The recent relaxation of entry restrictions for foreigners opened the door again for overseas students to study in Japan. The Yomiuri Shimbun talked with students at Kai Japanese Language School in Shinjuku Ward, Tokyo. This is the fifth and final installment of the series.
Sarah Welch, 37, could not believe her eyes when she saw sentences on a real estate website while searching for a place to live in Japan. Welch, a Briton, came to Japan in late March to study at Kai Japanese Language School. She was searching for a home while she stayed in a hotel.
She browsed information written in Japanese by using translation software and found the phrase, “No foreign nationals.”
She recalled her shock, saying that she was astonished that such direct discriminatory words were displayed on the site.
She found some places that said nothing about foreign nationals being unable to rent, and made inquiries with the real estate brokers. Out of six or seven homes she asked the brokers to negotiate for, half of them were turned down as the landlords replied that they do not rent the properties to foreigners.
Because of the language barrier too, it took nearly a month before she could settle into a new home in Japan.
She had worked as an accountant in Britain. She was puzzled that it was so difficult to rent a place for no other reason than being a foreigner, as she did not lack money.
In the school’s administration office, students from overseas seek consultations about various things almost every day.
They include, “I don’t know how to get a contract for internet access,” and “Where is a hospital where I can speak English?”
The school has staff members in the office to handle these requests. Jasper Lam, 33, a Singaporean, is one of the staff supporting students.
Lam did research on Japan at the National University of Singapore. Including a period when he was a student at a vocational college, he has been enrolled in schools in Japan a total of three times.
After graduating from the Singaporean university, he came to Japan again as an assistant language teacher, as he wanted to use his language skills.
Following that job, he worked as a contracted official at a university in Tokyo where he was involved in public relations. He had confidence that he was an essential person as he was utilizing his English language skills.
However, when he took an exam to become a permanent employee, the hurdle was too high. There was no exam for foreigners, and he was assessed on the same criteria as Japanese nationals.
The theme of an essay in the exam was “your opinion on making education free of charge.” As he was required to have the same level of Japanese language skills as those born Japanese, he could not pass the exam.
He now feels doubt, wondering whether Japan really wants to be internationalized.
Hiroko Yamamoto, representative of Kai Japanese Language School, began getting to know foreign students about 40 years ago. When she began working as a Japanese language teacher, there were a large number of students from other Asian countries in the classrooms.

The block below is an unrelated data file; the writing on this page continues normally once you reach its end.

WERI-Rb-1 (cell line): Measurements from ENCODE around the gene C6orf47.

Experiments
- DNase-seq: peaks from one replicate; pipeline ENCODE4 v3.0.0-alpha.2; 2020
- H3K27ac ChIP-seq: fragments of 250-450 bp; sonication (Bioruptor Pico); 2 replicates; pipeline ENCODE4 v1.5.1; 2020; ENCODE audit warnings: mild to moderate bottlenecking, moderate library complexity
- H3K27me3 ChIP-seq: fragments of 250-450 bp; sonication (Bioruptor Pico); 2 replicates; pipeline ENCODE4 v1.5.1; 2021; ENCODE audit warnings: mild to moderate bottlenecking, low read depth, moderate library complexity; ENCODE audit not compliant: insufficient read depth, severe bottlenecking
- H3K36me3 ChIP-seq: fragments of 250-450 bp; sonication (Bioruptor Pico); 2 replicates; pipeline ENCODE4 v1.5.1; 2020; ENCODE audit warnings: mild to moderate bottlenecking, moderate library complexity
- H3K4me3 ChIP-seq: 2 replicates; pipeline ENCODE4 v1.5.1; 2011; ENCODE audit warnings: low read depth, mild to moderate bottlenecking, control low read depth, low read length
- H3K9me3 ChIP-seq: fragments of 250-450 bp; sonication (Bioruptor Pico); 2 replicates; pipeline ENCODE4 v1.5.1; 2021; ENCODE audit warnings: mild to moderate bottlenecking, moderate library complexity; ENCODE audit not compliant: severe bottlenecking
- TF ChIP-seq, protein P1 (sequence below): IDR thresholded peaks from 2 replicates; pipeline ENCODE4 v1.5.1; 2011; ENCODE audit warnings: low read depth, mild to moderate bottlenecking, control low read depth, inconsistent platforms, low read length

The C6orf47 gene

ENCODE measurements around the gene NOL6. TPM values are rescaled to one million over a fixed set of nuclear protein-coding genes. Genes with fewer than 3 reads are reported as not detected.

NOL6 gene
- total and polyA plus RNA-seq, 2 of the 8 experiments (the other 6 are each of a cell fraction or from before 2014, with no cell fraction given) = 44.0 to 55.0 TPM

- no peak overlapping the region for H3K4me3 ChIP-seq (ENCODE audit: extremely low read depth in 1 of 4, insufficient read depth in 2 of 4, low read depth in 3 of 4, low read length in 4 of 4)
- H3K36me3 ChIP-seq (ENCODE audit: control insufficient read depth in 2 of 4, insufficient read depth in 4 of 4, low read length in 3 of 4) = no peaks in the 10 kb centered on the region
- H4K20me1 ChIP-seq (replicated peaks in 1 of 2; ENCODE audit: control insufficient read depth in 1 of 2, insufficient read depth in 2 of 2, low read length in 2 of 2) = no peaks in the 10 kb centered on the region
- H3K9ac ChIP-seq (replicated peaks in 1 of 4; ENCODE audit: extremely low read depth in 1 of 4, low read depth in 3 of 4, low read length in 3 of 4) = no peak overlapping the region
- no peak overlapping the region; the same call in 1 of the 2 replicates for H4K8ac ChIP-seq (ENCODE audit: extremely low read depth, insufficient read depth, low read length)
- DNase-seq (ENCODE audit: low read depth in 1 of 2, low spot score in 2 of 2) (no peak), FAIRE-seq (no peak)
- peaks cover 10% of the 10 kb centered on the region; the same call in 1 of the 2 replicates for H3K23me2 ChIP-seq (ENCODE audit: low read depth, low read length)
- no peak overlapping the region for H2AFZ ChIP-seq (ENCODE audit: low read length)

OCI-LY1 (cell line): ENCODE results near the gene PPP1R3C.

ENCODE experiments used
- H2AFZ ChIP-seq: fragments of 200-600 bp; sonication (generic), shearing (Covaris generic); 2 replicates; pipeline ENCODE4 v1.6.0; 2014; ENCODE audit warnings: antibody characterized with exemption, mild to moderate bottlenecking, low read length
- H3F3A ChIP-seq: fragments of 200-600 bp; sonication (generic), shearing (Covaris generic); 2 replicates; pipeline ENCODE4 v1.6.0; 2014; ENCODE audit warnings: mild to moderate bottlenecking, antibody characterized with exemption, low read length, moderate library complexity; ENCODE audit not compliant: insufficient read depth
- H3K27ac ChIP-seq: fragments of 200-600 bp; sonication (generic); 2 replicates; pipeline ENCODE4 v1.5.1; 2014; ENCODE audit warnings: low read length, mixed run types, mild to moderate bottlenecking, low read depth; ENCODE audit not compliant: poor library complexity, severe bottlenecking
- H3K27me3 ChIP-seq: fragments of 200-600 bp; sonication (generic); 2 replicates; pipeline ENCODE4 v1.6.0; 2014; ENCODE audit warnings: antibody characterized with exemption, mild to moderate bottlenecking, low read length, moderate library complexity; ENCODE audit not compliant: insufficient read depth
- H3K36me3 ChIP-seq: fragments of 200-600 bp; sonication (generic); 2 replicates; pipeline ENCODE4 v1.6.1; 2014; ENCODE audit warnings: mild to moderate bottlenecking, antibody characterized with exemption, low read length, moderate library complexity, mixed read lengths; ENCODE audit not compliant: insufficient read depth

“I gradually became able to communicate with them, which was difficult at the beginning. It was fun,” she said.
She established the school in 1987, aiming to create a borderless place where students do not worry about which countries they come from.
The school holds out the ideal of classrooms where foreign students with diverse backgrounds can respect one another. The school has set a goal of accepting students from as many countries as possible, and the number of students from Western countries has grown since the mid-1990s.
In recent years, there has been a marked increase in the number of foreign students in Japan. When Yamamoto sees foreign shop assistants and Japanese customers chatting in convenience stores, she thinks that Japan is becoming a society where foreigners are a matter of course.
On the other hand, prejudice against foreign students is still deep-rooted. “A sense that foreign students are our fellows living alongside us has still not taken root in our society,” she said.
Language schools are like windows that connect foreign students and Japanese society. Yamamoto wants to keep the door of the school open so that the winds of different cultures will blow into society.
Struggles in everyday affairs
The Japan Student Services Organization conducted a survey in 2020 on foreign students who enrolled in schools in Japan at their own expense, and asked about tough experiences they had in a multiple-choice questionnaire.
The highest percentage at 75% was the response that prices are high. It was followed by 36% who said different customs in daily living, 20% who cited difficulty in finding a place to live, and 13% who said that it was hard to comply with rules in their housing about taking out garbage and other things.
The answers suggest that foreign students find it challenging to adapt to social customs in Japan.
Even if foreigners get jobs in Japan, they often feel dissatisfied in some areas, such as very long working hours and the advanced level of Japanese required.
Yuji Kobayashi, a senior research fellow at private think tank Persol Research and Consulting Co., said: “Highly skilled foreign workers do not have hesitate to jobs overseas. To retain excellent workers in Japan, it is urgent to improve working conditions to those better suited to foreign workers’ needs, and to improve education after they have joined a company, rather than requiring them to have too high a level of Japanese.”
Yuriko Sato, an associate professor at Tokyo Institute of Technology and an expert on policies for foreign students, said, “Many foreign students understand Japanese language and culture, and so they are the easiest foreign workers to take on.”
She added, “Japanese people also need to understand foreign cultures and ways of thinking by deepening exchanges in their local communities.”